The defaultbutton property can be specified at the Form level in the form tag as well as at panel level in the <asp:panel> definition tag. The form level setting is overridden when specified at the panel level, for those controls that are inside the panel.

Also, the Event Handler for the specified button, fires thereby simulating a true submit button functionality.

The following sample code contains a form and 4 panels with each of them containing different buttons. It can be noticed that for each panel, there is a default button specified which would trigger the corresponding button's event handler when "Enter" Key is pressed upon a text changed event.



<form id="form1" runat="server" defaultbutton="btn1">

<div>

<asp:TextBox ID="txt" runat="server"></asp:TextBox>

<asp:Button ID="Button5" runat="server" Text="Cancel" OnClick="Button5_Click" />

<asp:Button ID="btn1" runat="server" Text="Submit" OnClick="btn1_Click" />

<asp:Panel ID="pnl1" runat="server" defaultbutton="Button1">

<asp:TextBox ID="TextBox1" runat="server"></asp:TextBox>

<asp:TextBox ID="TextBox2" runat="server"></asp:TextBox>

<asp:Button ID="Button1" runat="server" Text="Button1" OnClick="Button1_Click" />

</asp:Panel>

<asp:Panel ID="Panel1" runat="server" defaultbutton="Button2">

<asp:TextBox ID="TextBox3" runat="server"></asp:TextBox>

<asp:TextBox ID="TextBox4" runat="server"></asp:TextBox>

<asp:Button ID="Button2" runat="server" Text="Button2" OnClick="Button2_Click" />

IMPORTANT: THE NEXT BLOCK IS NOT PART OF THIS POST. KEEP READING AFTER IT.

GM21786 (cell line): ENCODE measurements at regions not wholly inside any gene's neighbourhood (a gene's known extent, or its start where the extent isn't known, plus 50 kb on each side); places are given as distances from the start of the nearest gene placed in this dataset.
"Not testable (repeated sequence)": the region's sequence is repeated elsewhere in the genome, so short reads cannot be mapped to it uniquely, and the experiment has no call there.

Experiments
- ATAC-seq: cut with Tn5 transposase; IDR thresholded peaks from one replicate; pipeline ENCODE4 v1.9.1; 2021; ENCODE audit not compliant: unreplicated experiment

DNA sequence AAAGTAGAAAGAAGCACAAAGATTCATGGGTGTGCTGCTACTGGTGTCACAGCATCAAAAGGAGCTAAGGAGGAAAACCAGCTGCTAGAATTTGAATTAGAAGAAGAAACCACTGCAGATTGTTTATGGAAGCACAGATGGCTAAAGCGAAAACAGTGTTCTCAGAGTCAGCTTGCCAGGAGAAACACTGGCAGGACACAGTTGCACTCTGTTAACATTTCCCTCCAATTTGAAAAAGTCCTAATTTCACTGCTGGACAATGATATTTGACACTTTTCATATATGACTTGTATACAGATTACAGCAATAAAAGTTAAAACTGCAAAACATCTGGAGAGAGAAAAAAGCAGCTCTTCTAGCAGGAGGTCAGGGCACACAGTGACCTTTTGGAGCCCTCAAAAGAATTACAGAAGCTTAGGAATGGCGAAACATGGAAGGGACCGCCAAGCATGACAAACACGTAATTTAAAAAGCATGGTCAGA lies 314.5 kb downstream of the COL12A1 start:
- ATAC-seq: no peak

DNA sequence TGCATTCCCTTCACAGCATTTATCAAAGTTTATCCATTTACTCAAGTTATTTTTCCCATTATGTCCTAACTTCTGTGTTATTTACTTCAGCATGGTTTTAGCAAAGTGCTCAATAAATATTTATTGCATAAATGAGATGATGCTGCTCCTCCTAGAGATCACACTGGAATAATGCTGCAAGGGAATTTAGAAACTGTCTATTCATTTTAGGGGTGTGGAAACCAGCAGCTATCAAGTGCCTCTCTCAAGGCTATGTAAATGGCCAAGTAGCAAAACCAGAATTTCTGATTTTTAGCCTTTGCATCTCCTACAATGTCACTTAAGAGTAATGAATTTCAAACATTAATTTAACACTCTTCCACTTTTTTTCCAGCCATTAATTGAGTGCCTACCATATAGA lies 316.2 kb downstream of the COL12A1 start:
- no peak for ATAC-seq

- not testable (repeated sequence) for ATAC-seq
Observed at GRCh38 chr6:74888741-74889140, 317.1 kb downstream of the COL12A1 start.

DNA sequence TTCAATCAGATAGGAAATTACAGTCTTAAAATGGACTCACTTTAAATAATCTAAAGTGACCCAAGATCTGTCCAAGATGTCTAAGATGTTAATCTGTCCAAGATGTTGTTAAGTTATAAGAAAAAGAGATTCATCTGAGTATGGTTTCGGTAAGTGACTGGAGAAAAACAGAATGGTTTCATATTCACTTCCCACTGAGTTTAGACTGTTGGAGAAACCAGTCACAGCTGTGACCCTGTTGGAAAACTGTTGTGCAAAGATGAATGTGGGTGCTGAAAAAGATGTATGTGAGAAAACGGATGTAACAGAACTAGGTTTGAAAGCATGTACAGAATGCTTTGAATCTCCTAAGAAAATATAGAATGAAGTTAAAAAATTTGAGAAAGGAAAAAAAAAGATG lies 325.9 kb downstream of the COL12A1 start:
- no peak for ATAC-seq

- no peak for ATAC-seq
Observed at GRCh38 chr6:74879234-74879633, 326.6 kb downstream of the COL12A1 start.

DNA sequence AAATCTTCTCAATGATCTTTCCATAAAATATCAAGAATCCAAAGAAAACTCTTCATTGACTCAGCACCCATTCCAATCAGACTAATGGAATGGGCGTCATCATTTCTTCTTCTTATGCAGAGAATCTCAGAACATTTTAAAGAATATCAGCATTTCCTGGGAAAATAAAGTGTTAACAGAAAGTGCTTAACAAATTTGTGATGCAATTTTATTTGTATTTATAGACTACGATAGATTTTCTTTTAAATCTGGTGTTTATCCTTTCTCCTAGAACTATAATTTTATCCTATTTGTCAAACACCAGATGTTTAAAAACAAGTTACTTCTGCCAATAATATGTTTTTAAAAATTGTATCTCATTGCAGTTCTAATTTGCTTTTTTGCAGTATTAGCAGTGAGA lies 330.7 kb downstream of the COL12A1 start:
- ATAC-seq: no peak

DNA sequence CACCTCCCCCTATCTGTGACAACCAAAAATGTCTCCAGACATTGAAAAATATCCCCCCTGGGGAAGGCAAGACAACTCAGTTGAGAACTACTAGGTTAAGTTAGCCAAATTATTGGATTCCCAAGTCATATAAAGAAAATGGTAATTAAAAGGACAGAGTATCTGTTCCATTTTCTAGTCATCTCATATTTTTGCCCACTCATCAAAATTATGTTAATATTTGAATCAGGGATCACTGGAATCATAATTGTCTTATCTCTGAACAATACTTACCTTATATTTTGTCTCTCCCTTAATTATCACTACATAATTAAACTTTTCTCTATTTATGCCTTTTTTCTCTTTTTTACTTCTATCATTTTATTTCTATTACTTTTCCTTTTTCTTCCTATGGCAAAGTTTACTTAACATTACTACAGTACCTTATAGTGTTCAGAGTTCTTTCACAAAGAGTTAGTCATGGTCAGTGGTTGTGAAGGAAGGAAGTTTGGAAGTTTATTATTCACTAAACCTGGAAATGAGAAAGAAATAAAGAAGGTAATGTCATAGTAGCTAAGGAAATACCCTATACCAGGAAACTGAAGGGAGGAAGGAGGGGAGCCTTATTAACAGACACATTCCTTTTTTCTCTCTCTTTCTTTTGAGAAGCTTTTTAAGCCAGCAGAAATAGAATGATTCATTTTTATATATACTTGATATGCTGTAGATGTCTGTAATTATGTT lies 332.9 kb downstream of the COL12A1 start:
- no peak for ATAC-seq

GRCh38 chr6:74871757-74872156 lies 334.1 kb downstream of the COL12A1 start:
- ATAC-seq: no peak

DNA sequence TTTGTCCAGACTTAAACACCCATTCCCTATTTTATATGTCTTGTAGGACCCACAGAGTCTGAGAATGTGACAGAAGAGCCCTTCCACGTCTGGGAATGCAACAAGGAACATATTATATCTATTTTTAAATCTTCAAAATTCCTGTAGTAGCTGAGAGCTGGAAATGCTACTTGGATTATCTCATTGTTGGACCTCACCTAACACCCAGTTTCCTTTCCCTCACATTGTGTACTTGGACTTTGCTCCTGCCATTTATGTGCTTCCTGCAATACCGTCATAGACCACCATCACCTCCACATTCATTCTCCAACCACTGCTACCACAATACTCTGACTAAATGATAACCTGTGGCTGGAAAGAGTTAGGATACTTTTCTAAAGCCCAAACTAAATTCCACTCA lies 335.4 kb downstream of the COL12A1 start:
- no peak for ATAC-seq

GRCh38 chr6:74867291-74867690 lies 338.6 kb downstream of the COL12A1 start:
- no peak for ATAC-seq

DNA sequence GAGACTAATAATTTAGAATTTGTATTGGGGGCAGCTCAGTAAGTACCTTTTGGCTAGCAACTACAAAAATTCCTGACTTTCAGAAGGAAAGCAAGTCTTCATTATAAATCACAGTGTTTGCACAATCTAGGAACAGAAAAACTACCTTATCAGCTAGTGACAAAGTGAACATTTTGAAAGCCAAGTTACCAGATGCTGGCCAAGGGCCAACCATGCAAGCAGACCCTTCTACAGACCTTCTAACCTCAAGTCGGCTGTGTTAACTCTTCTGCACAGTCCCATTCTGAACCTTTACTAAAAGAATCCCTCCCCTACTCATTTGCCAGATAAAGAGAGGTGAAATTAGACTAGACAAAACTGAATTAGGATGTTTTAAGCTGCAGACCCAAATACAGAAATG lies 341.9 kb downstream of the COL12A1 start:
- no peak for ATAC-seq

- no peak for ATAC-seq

</asp:Panel>


<asp:Panel ID="Panel2" runat="server" defaultbutton="Button3">


<asp:TextBox ID="TextBox5" runat="server"></asp:TextBox>

<asp:TextBox ID="TextBox6" runat="server"></asp:TextBox>

<asp:Button ID="Button3" runat="server" Text="Button3" OnClick="Button3_Click" />

</asp:Panel>

<asp:Panel ID="Panel3" runat="server" defaultbutton="Button4">

<asp:TextBox ID="TextBox7" runat="server"></asp:TextBox>

<asp:TextBox ID="TextBox8" runat="server"></asp:TextBox>

<asp:Button ID="Button4" runat="server" Text="Button4" OnClick="Button4_Click" />

</asp:Panel>

</div>

</form>

The corresponding, sample events for the button clicks are


protected void Button1_Click(object sender, EventArgs e)
{
Response.Write(Button1.Text);
}


protected void Button2_Click(object sender, EventArgs e)
{
Response.Write(Button2.Text);
}


protected void Button3_Click(object sender, EventArgs e)
{
Response.Write(Button3.Text);
}


protected void Button4_Click(object sender, EventArgs e)
{
Response.Write(Button4.Text);
}


protected void btn1_Click(object sender, EventArgs e)
{
Response.Write(btn1.Text);
}


protected void Button5_Click(object sender, EventArgs e)
{
Response.Write(Button5.Text);
}

Once we execute the above functionality, we can notice, the corresponding Buttons' text are displayed when the Enter key is pressed from within a panel and at the form level, it fires the btn1 Button's event.

This would be a very useful feature in scenarios where we have different sections of the page and would like to have Enter key fire corresponding submit button events.

Cheers and Happy Enter Keying !!!